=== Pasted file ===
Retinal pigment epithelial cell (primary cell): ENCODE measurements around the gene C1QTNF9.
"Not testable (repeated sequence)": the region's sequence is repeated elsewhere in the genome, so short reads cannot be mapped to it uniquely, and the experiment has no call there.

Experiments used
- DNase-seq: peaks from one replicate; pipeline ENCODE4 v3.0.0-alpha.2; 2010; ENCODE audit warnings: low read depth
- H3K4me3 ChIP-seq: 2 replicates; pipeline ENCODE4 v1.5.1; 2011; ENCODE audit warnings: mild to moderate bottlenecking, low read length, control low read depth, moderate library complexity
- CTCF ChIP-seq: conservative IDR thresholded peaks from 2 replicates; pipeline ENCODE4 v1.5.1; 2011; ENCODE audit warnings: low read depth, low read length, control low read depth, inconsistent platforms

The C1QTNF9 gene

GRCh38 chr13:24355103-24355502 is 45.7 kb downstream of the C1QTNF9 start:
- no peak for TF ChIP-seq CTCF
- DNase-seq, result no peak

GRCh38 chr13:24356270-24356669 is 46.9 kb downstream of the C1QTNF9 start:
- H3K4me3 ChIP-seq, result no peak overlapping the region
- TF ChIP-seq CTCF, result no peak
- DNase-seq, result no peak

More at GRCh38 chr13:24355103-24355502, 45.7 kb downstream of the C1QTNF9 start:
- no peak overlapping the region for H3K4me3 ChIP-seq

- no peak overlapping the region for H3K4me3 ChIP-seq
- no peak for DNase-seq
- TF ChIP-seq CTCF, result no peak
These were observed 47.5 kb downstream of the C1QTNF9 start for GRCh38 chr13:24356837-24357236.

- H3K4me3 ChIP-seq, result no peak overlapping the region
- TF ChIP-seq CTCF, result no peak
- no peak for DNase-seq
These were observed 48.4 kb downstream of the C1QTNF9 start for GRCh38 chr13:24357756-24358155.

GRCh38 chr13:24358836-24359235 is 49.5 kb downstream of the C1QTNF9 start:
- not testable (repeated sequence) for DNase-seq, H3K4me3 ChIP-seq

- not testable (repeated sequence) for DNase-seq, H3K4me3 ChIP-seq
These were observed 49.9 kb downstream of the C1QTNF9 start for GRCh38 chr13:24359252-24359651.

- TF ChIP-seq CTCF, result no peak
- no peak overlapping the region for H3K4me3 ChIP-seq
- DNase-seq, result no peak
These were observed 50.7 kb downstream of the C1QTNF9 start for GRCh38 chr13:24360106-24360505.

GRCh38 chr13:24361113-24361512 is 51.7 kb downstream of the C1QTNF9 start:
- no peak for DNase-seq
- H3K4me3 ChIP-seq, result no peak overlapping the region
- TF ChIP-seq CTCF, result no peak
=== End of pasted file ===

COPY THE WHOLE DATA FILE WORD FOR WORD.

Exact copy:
Retinal pigment epithelial cell (primary cell): ENCODE measurements around the gene C1QTNF9.
"Not testable (repeated sequence)": the region's sequence is repeated elsewhere in the genome, so short reads cannot be mapped to it uniquely, and the experiment has no call there.

Experiments used
- DNase-seq: peaks from one replicate; pipeline ENCODE4 v3.0.0-alpha.2; 2010; ENCODE audit warnings: low read depth
- H3K4me3 ChIP-seq: 2 replicates; pipeline ENCODE4 v1.5.1; 2011; ENCODE audit warnings: mild to moderate bottlenecking, low read length, control low read depth, moderate library complexity
- CTCF ChIP-seq: conservative IDR thresholded peaks from 2 replicates; pipeline ENCODE4 v1.5.1; 2011; ENCODE audit warnings: low read depth, low read length, control low read depth, inconsistent platforms

The C1QTNF9 gene

GRCh38 chr13:24355103-24355502 is 45.7 kb downstream of the C1QTNF9 start:
- no peak for TF ChIP-seq CTCF
- DNase-seq, result no peak

GRCh38 chr13:24356270-24356669 is 46.9 kb downstream of the C1QTNF9 start:
- H3K4me3 ChIP-seq, result no peak overlapping the region
- TF ChIP-seq CTCF, result no peak
- DNase-seq, result no peak

More at GRCh38 chr13:24355103-24355502, 45.7 kb downstream of the C1QTNF9 start:
- no peak overlapping the region for H3K4me3 ChIP-seq

- no peak overlapping the region for H3K4me3 ChIP-seq
- no peak for DNase-seq
- TF ChIP-seq CTCF, result no peak
These were observed 47.5 kb downstream of the C1QTNF9 start for GRCh38 chr13:24356837-24357236.

- H3K4me3 ChIP-seq, result no peak overlapping the region
- TF ChIP-seq CTCF, result no peak
- no peak for DNase-seq
These were observed 48.4 kb downstream of the C1QTNF9 start for GRCh38 chr13:24357756-24358155.

GRCh38 chr13:24358836-24359235 is 49.5 kb downstream of the C1QTNF9 start:
- not testable (repeated sequence) for DNase-seq, H3K4me3 ChIP-seq

- not testable (repeated sequence) for DNase-seq, H3K4me3 ChIP-seq
These were observed 49.9 kb downstream of the C1QTNF9 start for GRCh38 chr13:24359252-24359651.

- TF ChIP-seq CTCF, result no peak
- no peak overlapping the region for H3K4me3 ChIP-seq
- DNase-seq, result no peak
These were observed 50.7 kb downstream of the C1QTNF9 start for GRCh38 chr13:24360106-24360505.

GRCh38 chr13:24361113-24361512 is 51.7 kb downstream of the C1QTNF9 start:
- no peak for DNase-seq
- H3K4me3 ChIP-seq, result no peak overlapping the region
- TF ChIP-seq CTCF, result no peak